Honda rolled into the International Motorcycle Fair (Intermot) with a revival of the famed Hornet motorcycle. The 2023 Hornet CB750 Hornet is aimed squarely at the Yamaha MT-07 with a sweet 755cc parallel-twin making 90.5 HP. There is only one problem, and it’s that as of now, Honda hasn’t indicated any intention on bringing this sweet motorcycle to the States.
Honda has been teasing its revival of the Hornet for a while. First there were the concept images, which showed a rather sharp machine. Then, Honda teased its engine, a 755cc parallel twin with 90.5 HP on tap.
Yesterday, Honda pulled the covers off of its new motorcycle in Germany. The world finally gets to see the complete package, and its engine is the centerpiece.
The Honda Hornet originally launched in 1998. At its heart, the Hornet was a standard motorcycle with the heart of a sportbike. As Motorcycle News writes, the first Hornets had a CBR600F sportbike engine, but detuned and housed in a standard chassis. This made it a compelling bike for riders new and old wanting something competent. Like a good all-rounder should be, the old Hornet was versatile. These motorcycles even spawned a spec series, the Honda Hornet Cup, where Hornet owners and enthusiasts could get their machines out onto the track. In 2006, Motorcycle.com reported that the Hornet was the best-selling streetbike in Europe, so it was a pretty big deal.
If you’ve never heard of the Hornet before, it’s probably because this motorcycle wasn’t sold as the Hornet in the United States. Instead, it was called the 599. Making matters worse, the motorcycle was less successful here, and sold only from 2004 to 2006. And the Hornet itself was discontinued in 2013.
The Hornet is back! And it seems to offer a good punch for its price.
[Ed note: I’m more into old-school Japanese standard bikes, but even I have to admit this thing looks cool. -DT]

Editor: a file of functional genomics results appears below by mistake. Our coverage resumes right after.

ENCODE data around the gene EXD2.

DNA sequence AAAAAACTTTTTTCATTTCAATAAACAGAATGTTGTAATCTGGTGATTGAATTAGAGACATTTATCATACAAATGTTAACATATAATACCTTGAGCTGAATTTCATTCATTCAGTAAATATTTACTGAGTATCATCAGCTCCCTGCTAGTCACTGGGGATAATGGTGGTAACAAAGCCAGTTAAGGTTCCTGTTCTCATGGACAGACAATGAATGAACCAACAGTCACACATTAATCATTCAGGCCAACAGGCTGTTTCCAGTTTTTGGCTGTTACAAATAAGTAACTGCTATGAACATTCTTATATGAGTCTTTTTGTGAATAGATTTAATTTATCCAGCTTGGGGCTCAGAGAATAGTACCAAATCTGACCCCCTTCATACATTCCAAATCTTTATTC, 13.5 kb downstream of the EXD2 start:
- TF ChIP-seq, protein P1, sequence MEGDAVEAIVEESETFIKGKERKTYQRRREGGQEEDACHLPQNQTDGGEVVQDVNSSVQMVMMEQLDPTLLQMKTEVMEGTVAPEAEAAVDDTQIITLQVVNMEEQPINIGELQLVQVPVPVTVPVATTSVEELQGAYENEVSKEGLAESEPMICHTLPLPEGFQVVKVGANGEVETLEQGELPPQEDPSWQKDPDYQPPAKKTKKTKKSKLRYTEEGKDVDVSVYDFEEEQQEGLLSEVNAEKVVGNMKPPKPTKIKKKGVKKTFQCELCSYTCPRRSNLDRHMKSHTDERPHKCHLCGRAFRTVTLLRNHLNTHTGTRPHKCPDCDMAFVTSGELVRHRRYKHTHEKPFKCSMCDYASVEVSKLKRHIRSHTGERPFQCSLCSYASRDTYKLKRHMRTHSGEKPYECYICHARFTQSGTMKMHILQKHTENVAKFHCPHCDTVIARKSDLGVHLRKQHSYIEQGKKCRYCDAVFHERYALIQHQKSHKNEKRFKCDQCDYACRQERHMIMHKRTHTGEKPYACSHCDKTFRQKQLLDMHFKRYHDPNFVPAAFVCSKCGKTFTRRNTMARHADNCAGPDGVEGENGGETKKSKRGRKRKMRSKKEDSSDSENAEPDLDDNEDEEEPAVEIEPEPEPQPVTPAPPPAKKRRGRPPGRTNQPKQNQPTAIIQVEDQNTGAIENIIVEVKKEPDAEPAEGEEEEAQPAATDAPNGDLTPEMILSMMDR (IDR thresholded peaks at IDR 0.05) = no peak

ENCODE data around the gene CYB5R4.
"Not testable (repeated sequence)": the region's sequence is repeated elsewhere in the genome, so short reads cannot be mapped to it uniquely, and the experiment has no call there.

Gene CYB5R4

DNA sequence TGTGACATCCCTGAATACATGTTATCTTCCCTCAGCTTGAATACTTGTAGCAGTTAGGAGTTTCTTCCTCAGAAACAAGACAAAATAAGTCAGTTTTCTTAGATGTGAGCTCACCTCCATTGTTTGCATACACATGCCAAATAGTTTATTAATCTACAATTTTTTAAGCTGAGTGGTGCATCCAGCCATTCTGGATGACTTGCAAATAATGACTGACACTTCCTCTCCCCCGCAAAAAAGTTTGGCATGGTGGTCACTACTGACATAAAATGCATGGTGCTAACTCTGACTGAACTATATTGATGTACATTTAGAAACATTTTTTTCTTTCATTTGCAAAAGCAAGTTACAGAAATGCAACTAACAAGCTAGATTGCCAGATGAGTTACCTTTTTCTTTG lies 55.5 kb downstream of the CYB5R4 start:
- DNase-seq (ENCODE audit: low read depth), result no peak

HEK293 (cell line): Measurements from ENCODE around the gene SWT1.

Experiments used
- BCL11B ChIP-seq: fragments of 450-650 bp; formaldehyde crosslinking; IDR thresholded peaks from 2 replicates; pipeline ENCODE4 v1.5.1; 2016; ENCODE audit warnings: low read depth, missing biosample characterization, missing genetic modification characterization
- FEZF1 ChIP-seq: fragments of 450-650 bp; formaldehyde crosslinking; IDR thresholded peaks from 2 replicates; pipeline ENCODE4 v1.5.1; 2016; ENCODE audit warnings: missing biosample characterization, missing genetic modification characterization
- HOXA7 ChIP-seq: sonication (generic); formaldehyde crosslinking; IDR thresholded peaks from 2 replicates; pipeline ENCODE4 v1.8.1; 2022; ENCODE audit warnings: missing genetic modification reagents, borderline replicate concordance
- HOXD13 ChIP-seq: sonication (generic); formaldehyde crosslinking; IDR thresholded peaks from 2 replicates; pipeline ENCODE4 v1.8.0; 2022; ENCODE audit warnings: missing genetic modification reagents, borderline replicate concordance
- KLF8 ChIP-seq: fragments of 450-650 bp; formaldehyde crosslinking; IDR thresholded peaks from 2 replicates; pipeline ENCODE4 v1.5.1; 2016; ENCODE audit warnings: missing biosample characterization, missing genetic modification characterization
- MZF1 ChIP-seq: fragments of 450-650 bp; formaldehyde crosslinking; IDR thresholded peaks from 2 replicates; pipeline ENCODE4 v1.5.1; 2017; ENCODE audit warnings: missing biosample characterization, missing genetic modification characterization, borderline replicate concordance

The CB750 Hornet was designed in Rome with nods to past Hornets. It also takes inspiration from its namesake insect, too. Honda says that the tank is supposed to look like a hornet’s wing. The rest of the machine is intended to look aggressive, from the stubby tail to the angular nose.
Adding to the Hornet’s sporting credentials is an all-new 755cc parallel-twin engine. It has a 270-degree crank and a single cam actuating eight valves. The neat part about this engine is that it has the output of a four. Honda says that it punches out 90.5 HP and 55.3 lb-ft torque.
For those of you counting, that’s just five ponies shy of the Honda CB650R’s inline-four. And that’s 40 more horses than the twin in the Honda CB500F. The Hornet’s competition, the Yamaha MT-07, makes 75 horsepower and 50 lb-ft torque from its 689cc parallel-twin. It’s not even close to the most powerful twin in the world, but it’s quite competitive.
This engine is saddled in a steel diamond frame designed to be light and stiff. The motorcycle comes in at a close weight to the MT-07, too. The Yamaha comes in at 403 pounds while the Honda is 419 pounds.
Further adding to the Hornet’s appeal is some neat technology. You get a five-inch color display with a few different choices for speedometer and tachometer. Additional tech includes throttle-by-wire, ABS, riding modes, and an Emergency Stop Signal system that flashes the motorcycle’s rear lights after a hard braking event at speeds above 35 mph.
You also get a voice control system to handle phone calls, music, navigation and more from your helmet. And of course, this bike is intended to be sporty, so you also get a wheelie control and levels of traction control.
That said, the motorcycle is also supposed to be friendly to a large swath of riders. It sports a 31-inch seat height and an upright riding position. A motorcycle like this is supposed to offer a lot of the fun of a sportbike, but without hunkering yourself into a sportbike position.
Another attractive bit is its price. It costs about $7,900, or right on the money for the Yamaha MT-07. Sadly, Honda has confirmed the Hornet only for Europe thus far. The manufacturer hasn’t indicated if it is coming to the United States or not. I hope it does. While the old 599 was not the hot seller here as it was in Europe, it seems that this one would be competitive here. I reached out to Honda asking if it has any information on potential U.S. availability.